In addition, the parent company must transmit its product release system to the contractor so that product is shipped once the sourcing company's quality group approves it. This requires transmission of the device history record before approval, and formal notification of the approval.

Lastly, the parent company must share its document control system. Items include access and changes to design control files, and validation protocols and summary reports. Device master records, design history files, corrective action and preventive action records, and possibly customer complaints should also be included.

Technology transfer facilitates FDA or ISO inspections. By sharing data, companies maintain a continual process history for the design file and assist engineering and quality personnel in evaluating the effects of operational changes on a product's validation status. In nonregulated industries, such tasks would be delegated to the contractor. For medical devices, the parent company retains responsibility for ensuring product quality. Although the contractor is subject to FDA scrutiny, the responsibility for these tasks cannot be delegated.


Process knowledge is another area in which dedicated technology transfer should occur. There is a difference between the knowledge required to construct a machine and the skills that are necessary to operate it. Operation skills include understanding specific materials, operating conditions, and specifications. Undoubtedly, process changes are required to offset slightly different environmental, raw material, and personnel differences. All such information should be documented in standard operating procedures and validation documentation. The fact that the equipment was physically moved might cause some unforeseen damage. Even like-for-like changes can result in small differences in operating characteristics. Furthermore, ongoing needs for new product development require process knowledge to ensure that products have the same or better quality than earlier versions.

Process transfer is best accomplished by reviewing the change history file, validation documentation, and any off­line process quality metrics with both the new and old process engineers responsible for the process. Further, spreadsheets, design of experiments, and other technical resource files (usually informally kept) should be copied and shared with the new process engineers to form a foundation for process changes and developments.

Returning to the previous example of a manufacturer of injection-molded devices, the process knowledge and documentation that should be transferred includes the following:

  • Design of experiment studies for original and new molding process including optimum set points (hold time, injection time) and noise variables (temperature) by cavity.
  • Validation protocol, execution, and summary report of both the old and new molding processes.
  • Statistical process control data for critical dimensions and part weight as defined in the product specification for both the old and new locations.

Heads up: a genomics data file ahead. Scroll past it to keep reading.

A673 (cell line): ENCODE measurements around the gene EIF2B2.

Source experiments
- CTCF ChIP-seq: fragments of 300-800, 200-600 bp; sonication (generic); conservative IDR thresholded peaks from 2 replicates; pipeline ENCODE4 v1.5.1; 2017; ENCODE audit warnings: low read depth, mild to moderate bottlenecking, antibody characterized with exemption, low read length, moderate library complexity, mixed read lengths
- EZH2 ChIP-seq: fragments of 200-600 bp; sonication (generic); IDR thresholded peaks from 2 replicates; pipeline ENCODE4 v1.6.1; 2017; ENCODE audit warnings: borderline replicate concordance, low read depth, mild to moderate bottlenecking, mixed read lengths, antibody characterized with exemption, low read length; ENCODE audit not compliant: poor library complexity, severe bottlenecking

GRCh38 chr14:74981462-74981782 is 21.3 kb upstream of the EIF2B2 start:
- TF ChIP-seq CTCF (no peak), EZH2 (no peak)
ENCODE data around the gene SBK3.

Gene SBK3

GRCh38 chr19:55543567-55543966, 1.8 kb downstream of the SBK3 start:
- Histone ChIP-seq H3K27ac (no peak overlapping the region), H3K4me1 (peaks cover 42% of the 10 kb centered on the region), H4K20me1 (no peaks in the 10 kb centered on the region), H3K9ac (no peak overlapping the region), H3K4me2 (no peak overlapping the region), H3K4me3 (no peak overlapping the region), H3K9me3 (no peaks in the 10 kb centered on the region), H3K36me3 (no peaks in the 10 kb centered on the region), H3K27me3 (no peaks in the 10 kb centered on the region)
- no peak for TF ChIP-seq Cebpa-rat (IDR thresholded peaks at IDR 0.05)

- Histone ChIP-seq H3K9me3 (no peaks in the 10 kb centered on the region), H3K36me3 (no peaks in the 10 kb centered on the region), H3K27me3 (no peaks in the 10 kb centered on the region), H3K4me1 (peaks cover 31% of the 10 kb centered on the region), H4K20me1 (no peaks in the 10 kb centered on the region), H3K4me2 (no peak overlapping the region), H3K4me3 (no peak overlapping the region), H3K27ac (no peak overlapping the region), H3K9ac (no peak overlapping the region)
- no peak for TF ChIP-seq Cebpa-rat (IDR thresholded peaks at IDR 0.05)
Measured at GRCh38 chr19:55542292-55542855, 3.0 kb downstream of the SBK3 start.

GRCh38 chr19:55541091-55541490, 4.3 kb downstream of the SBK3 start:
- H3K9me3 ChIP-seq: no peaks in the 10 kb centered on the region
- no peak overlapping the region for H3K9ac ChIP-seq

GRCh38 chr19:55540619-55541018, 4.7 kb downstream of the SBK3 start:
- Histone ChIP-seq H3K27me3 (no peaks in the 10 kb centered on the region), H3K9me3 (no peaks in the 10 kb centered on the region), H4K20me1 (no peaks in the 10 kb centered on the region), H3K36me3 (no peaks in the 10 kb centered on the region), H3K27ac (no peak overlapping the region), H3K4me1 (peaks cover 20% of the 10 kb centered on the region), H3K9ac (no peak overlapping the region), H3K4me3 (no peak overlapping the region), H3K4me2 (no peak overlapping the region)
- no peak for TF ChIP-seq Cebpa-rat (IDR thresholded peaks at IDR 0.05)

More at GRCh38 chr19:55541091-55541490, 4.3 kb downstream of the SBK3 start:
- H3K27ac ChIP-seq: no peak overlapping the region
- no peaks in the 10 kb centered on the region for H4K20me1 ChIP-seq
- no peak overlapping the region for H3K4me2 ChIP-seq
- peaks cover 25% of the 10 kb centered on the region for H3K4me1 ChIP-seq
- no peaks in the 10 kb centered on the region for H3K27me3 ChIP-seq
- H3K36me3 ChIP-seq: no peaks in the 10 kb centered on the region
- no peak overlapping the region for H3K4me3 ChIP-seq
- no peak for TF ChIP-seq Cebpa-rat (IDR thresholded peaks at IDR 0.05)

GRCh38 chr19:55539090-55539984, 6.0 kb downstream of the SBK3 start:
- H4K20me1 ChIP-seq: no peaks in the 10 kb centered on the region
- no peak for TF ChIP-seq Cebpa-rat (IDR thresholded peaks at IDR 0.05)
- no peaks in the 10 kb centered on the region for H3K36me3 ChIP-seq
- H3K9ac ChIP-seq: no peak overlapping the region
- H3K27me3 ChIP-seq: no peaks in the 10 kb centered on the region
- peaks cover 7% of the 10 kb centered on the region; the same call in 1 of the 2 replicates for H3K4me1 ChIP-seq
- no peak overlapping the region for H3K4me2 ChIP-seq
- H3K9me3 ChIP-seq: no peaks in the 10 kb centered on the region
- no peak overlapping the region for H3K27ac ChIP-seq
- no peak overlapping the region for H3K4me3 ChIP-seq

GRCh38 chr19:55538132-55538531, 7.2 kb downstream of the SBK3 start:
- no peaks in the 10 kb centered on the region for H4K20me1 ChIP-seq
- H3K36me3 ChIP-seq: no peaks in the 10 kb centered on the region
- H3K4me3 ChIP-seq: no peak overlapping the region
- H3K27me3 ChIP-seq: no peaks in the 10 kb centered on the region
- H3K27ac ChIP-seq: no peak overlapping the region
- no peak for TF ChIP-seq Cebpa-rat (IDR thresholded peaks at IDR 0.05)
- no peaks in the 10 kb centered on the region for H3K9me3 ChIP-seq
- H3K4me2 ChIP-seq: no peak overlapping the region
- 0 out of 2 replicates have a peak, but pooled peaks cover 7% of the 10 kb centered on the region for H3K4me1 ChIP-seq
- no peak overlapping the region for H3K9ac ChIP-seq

• Corrective and preventive action reports related to the process from the beginning of the equipment operation.

Quality Systems Transfer

There are numerous opportunities within quality systems to improve outsourcing efforts. Although most proj­ects are cost driven, quality assurance is critical to ensure that the transition occurs without QSR violations and that the company does not sell misbranded products. Quality systems cover the gamut of quality planning, document control, and validation.

Quality planning is essential to ensure that all regulatory, quality, and legal requirements are met, because there are unique quality issues that arise when transferring operations. Full labeling, submission, and facility registration reviews must be completed by the parent company. Primary packaging, secondary packaging, instructions for use, 510(k) submissions, investigational device exemptions (IDEs), premarket approvals (PMAs), and facility registration must all be verified as accurate and complete. Even nonrequired labeling should be verified so that nothing is incorrect or the products might be delayed at customs. Such diligence requires support from legal and regulatory personnel, which are usually not the same people.

Regarding who should complete the registration reviews, the burden lies on the contracting organization, although the contractor can be tapped to assist with some portions. If a product is being manufactured under an IDE or requires premarket approval, then it is imperative that the parent company's regulatory personnel complete the review as soon as possible. The facility might not be approved to manufacture without additions to the PMA submission.

Standard operating procedures (SOPs) must be developed and possibly translated. Specialized, perhaps bilingual resources may be required to do this work. All pertinent documents from the previous operation (legacy documents) must be provided to the contract partner. This includes process qualifications, device history records, device master records, corrective and preventive actions, internal audits, and change control files. Although this is often an after­thought, SOPs give the company the best chance for success because it can review all production and quality history without having to go through the outsourcing partner.

Because the majority of outsourcing firms manufacture products for several OEMs, they are extensively audited by FDA investigators, ISO 13485:2003 registrars, and individual client representatives. Having complete production records on-site not only facilitates these audits, but also gives the outsourcing partners opportunities to harmonize these procedures so that only one document is needed to satisfy the requirements of multiple customers.